Today was a perfect day to ride! It was the easiest day by far, complete with a tailwind instead of those headwinds and crosswinds I’ve been battling for some time. It’s really too bad my tri-bike frame broke yesterday (I am still waiting for a solution with the bike store in town); it would have been a perfect day to ride that frame. We did some retrofitting on the road with the other frame. Those Zipp tires from SRAM that Jeff donated are something else! I can really zoom along.

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Day 17: York, NE to Holdrege, NE

Today was another beautiful day – nearly 120 miles on the road, and except for a crosswind, the weather was exceptional. I have been impressed by the large grain fields in Nebraska; they are gigantic. The land is planted as far as the eye can see. A lot of farm equipment passed us on the road today, and a lot of the drivers, as well as a motorcyclist, encouraged us with shouts of, “Go, Irish!”

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Day 16: Omaha (Bellevue), NE to York, NE

Today was just about perfect – sunny, light wind sort of at our backs, and not a cloud in the sky. We had many rolling hills heading west out of Omaha, but then it turned pretty flat. In fact, it is not really flat, although it looks flat, but there seems to be a constant 1% rise in altitude – they say that this will be the case all the way to Denver.

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Day 15: Des Moines, IA to Omaha, NE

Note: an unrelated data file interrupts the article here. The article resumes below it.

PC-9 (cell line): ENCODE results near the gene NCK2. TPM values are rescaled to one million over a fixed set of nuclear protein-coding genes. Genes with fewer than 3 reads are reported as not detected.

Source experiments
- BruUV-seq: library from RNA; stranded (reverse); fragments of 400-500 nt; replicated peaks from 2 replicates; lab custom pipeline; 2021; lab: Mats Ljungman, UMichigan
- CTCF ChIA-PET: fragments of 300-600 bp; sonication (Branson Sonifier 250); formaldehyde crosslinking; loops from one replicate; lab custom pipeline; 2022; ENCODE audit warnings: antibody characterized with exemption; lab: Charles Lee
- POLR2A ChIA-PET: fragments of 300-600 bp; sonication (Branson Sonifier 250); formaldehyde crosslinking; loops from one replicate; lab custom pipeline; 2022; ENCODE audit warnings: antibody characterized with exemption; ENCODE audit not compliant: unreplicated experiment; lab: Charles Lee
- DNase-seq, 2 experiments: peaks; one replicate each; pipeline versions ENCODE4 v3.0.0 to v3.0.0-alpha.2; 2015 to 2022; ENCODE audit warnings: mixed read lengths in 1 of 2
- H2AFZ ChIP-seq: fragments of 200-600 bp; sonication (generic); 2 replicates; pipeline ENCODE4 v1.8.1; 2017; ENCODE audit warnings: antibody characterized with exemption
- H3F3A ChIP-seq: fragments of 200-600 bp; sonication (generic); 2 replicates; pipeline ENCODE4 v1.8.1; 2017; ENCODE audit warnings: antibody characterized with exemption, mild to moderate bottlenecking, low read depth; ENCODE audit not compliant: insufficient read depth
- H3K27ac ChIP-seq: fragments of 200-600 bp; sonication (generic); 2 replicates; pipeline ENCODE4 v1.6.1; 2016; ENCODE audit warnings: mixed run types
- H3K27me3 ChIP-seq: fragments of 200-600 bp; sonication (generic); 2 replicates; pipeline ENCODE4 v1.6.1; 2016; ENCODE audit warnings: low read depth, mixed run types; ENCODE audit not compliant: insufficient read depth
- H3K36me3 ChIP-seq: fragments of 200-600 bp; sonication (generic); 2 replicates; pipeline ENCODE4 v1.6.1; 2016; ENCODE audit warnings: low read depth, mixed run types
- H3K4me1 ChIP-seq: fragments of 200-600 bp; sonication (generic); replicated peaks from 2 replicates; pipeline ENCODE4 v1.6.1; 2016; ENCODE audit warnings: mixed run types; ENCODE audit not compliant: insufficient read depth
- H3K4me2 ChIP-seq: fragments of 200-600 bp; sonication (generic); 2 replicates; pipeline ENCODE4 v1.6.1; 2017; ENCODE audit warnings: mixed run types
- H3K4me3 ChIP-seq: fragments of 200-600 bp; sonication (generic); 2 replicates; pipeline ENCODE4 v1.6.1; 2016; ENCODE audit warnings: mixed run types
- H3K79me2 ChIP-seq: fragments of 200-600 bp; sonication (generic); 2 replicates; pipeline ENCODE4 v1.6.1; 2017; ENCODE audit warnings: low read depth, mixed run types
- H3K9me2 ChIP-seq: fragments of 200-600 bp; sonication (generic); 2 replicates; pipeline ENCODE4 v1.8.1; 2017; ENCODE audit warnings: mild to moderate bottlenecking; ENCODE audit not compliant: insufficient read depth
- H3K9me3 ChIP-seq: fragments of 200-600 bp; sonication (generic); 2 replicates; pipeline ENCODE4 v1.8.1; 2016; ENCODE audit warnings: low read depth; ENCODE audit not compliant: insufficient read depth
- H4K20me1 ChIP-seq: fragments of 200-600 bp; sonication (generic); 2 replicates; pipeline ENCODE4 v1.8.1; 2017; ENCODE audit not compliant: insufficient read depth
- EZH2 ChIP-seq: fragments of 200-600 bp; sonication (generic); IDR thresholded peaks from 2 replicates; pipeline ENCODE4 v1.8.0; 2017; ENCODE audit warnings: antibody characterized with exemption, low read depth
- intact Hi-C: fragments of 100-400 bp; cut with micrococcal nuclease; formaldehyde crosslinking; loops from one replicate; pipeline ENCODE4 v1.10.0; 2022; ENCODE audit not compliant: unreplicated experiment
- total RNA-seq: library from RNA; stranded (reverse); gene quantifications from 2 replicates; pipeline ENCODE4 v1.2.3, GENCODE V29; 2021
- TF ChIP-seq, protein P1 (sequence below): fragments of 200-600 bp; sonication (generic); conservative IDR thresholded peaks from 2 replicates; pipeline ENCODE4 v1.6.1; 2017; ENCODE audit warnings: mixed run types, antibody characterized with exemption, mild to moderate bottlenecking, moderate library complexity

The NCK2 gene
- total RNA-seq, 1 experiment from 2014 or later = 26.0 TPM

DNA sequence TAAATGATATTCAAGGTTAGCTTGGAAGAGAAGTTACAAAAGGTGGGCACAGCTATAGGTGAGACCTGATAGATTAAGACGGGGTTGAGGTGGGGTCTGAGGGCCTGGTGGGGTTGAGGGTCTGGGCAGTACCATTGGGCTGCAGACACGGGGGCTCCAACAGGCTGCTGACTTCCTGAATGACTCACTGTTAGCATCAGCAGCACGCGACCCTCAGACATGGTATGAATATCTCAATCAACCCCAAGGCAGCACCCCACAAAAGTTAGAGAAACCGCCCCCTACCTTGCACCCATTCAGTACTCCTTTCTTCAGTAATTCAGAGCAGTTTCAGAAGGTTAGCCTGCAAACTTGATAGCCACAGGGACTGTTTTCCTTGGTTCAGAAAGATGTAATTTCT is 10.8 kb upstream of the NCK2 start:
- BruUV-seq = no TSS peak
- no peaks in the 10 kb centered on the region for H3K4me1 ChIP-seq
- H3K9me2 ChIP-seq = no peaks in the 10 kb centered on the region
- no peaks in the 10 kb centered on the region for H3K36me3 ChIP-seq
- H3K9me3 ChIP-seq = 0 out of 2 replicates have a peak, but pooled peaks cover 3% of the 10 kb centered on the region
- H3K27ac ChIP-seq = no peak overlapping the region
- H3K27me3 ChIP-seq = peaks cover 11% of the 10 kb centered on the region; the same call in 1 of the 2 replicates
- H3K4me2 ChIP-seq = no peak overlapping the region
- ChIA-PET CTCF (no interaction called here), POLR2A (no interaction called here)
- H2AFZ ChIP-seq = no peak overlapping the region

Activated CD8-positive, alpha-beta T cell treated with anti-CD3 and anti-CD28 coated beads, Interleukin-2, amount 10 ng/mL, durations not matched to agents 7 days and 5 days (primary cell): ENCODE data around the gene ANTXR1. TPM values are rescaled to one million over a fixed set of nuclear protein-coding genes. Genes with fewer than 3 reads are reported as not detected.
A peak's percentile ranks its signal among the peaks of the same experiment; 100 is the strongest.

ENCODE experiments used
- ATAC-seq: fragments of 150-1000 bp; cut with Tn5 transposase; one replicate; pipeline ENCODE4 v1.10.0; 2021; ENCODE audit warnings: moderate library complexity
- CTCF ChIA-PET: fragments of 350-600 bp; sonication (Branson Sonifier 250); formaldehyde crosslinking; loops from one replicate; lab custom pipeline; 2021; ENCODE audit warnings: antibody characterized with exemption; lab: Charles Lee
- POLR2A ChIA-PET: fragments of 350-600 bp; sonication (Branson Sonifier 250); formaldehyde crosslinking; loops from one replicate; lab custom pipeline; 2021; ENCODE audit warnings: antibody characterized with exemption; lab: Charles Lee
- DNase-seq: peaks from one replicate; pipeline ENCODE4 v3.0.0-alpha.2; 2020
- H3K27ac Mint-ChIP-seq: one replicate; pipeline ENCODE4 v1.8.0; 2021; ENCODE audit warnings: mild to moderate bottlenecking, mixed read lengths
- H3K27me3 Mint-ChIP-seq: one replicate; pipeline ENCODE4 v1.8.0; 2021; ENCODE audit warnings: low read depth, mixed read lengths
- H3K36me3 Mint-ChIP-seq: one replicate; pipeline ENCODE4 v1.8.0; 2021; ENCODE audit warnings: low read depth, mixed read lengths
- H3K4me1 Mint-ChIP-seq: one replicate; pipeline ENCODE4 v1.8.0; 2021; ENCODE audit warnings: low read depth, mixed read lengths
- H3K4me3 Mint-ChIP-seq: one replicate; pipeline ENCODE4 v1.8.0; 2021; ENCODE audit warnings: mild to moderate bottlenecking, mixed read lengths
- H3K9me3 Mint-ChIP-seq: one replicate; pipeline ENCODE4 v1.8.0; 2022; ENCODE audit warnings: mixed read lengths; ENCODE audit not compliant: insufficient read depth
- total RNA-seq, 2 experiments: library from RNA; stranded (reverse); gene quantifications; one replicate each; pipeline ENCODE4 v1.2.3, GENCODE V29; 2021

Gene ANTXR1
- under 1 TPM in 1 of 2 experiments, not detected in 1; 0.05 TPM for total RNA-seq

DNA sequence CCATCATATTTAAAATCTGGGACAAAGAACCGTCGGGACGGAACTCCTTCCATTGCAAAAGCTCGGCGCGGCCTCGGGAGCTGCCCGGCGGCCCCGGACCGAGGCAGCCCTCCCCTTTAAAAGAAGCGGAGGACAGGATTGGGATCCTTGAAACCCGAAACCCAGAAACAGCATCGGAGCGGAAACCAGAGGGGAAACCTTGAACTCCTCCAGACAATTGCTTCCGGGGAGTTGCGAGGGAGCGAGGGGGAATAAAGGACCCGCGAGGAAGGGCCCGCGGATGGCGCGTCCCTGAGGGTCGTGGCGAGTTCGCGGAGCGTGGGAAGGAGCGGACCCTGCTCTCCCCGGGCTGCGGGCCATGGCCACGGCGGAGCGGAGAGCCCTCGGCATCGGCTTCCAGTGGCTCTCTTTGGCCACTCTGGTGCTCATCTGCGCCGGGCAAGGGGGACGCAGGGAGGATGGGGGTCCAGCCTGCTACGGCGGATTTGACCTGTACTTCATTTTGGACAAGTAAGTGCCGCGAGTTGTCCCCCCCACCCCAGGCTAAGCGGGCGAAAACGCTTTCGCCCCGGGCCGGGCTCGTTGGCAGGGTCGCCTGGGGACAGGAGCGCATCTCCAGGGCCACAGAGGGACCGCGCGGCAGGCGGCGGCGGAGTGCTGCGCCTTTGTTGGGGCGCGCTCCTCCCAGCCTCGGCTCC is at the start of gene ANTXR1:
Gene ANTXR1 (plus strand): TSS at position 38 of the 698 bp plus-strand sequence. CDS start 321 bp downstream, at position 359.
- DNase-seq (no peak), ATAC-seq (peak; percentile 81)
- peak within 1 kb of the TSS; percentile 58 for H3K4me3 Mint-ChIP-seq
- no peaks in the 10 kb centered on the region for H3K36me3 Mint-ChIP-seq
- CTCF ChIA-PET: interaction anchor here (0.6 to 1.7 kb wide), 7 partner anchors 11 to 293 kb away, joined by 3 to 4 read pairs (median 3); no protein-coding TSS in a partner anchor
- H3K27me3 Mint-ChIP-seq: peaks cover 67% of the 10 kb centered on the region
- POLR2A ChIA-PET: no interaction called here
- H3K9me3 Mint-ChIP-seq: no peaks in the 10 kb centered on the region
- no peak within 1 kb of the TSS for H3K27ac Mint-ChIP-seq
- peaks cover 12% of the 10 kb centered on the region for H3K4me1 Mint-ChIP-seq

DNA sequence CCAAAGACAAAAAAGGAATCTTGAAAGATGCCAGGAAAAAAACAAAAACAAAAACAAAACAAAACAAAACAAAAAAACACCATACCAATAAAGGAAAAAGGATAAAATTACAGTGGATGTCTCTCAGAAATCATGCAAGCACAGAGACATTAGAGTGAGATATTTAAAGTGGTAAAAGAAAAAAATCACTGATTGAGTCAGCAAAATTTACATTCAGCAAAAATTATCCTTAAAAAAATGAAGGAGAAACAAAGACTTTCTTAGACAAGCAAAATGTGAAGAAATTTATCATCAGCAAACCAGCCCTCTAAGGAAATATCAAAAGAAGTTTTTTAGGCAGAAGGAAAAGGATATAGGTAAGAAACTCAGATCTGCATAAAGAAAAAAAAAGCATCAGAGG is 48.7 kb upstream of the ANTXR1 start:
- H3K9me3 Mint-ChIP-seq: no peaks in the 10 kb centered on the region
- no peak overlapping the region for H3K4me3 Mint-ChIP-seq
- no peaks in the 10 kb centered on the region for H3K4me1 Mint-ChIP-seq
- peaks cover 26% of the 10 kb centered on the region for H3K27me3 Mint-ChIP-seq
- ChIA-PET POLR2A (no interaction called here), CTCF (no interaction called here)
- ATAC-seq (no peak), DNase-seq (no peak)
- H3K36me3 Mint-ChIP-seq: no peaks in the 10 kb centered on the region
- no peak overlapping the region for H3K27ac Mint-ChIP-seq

Today we enjoyed the last day of the beauty of Iowa; the countryside was just spectacular. It was hot and windy again, and for most of the ride the crosswind was challenging. We crossed the Missouri River late in the day and rolled into Nebraska. Overall, it was a nice day on the road.

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Day 14: Iowa City, IA to Des Moines, IA

Iowa looks flat when you drive through the state in a car, as I have several times, but when you’re on a bike you realize there are a lot of rolling hills.

Rolling hills of Iowa

Today was a pedaling workout, but the weather was gorgeous and a little breezy, nothing like the tough conditions we faced yesterday.

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Day 13: Davenport, IA to Iowa City, IA

The wind was already pretty strong when we left Davenport this morning on some very smooth and beautiful bike trails. About 10 miles out, we committed ourselves to a route where the map indicated a few rocky and dirt roads. We figured the rocks and dirt would be minimal. They weren’t. We found ourselves stuck out in the middle of nowhere on roads that were not made for road bikes. And the crosswind had gotten stronger. And it started to rain. The combination of road and weather made for a difficult biking day.

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Day 12: Mendota, IL to Davenport, IA

Exciting news for the College of Science!

From out here on the Road to Discovery, I am delighted to announce a very special gift that will have a significant, long-lasting impact on the College of Science, the University of Notre Dame, and the lives of countless people suffering from disease.

We are overwhelmed with gratitude at the generous gift from Mike and Liz Gallagher: three endowed professorships to support adult stem cell research at the University of Notre Dame. These three professorships in the College of Science will be called the Elizabeth and Michael Gallagher Family Professorship in Adult Stem Cell Research.

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Day 11: Chicago, IL, to Mendota, IL

Part of an old Irish blessing, “May the wind always be at your back,” is written on the side of our van, and today it certainly came true. It was cold – never much above 50 degrees – and we ran into cold rain for the last 10 miles, but the strong tailwind helped us make great time.